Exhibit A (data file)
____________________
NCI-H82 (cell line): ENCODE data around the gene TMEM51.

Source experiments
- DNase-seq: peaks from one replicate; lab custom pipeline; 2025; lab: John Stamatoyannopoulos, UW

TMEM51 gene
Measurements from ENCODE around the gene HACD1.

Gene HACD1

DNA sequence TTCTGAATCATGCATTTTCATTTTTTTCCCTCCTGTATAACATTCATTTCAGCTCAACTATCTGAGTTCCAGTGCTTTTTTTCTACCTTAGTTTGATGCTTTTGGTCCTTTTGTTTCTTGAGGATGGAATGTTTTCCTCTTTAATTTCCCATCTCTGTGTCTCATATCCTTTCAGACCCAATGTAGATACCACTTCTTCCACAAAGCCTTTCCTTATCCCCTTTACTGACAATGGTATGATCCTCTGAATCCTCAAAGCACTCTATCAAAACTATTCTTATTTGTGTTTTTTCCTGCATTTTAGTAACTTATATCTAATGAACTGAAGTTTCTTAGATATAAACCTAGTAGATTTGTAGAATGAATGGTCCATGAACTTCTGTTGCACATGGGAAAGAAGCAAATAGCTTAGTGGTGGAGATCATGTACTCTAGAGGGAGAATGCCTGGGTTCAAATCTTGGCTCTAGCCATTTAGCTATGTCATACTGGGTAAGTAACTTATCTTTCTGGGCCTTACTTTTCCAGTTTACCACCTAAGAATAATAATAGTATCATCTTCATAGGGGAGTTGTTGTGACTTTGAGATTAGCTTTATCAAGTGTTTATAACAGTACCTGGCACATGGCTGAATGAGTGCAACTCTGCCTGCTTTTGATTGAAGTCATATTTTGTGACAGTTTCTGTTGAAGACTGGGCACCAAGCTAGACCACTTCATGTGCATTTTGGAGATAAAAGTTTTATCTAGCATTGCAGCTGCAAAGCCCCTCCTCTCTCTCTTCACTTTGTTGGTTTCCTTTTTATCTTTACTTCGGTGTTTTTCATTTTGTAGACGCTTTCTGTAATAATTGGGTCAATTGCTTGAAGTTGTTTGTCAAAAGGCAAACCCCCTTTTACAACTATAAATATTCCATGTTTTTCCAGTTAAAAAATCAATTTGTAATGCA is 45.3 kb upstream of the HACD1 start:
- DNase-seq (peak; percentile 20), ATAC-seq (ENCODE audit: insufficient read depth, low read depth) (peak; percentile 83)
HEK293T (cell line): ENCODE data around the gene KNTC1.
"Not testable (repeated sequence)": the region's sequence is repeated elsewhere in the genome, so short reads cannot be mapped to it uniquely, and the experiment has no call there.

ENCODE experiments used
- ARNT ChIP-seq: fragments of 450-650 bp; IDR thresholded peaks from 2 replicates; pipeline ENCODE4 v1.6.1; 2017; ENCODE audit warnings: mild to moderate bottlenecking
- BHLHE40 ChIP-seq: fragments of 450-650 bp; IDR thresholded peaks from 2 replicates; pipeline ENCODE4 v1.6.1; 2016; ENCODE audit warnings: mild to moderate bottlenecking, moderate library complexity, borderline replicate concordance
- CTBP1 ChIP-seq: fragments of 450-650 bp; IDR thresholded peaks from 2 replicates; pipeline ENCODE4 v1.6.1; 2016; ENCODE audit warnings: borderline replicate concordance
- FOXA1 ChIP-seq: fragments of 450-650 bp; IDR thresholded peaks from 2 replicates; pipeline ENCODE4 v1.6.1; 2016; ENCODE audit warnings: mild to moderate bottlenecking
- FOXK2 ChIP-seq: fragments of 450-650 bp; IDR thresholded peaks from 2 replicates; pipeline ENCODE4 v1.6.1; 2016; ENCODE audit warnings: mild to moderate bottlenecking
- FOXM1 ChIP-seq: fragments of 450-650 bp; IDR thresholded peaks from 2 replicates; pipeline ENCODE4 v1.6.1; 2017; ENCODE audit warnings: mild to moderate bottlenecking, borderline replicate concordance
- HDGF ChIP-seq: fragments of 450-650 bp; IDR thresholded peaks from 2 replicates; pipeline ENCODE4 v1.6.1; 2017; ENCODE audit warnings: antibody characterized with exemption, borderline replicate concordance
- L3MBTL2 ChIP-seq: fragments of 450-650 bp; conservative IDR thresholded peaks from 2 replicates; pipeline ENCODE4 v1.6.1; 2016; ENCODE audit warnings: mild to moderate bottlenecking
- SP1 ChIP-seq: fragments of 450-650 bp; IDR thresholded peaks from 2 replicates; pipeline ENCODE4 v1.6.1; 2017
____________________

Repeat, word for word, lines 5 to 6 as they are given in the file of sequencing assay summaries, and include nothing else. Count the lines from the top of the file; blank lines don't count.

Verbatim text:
Measurements from ENCODE around the gene HACD1.

Gene HACD1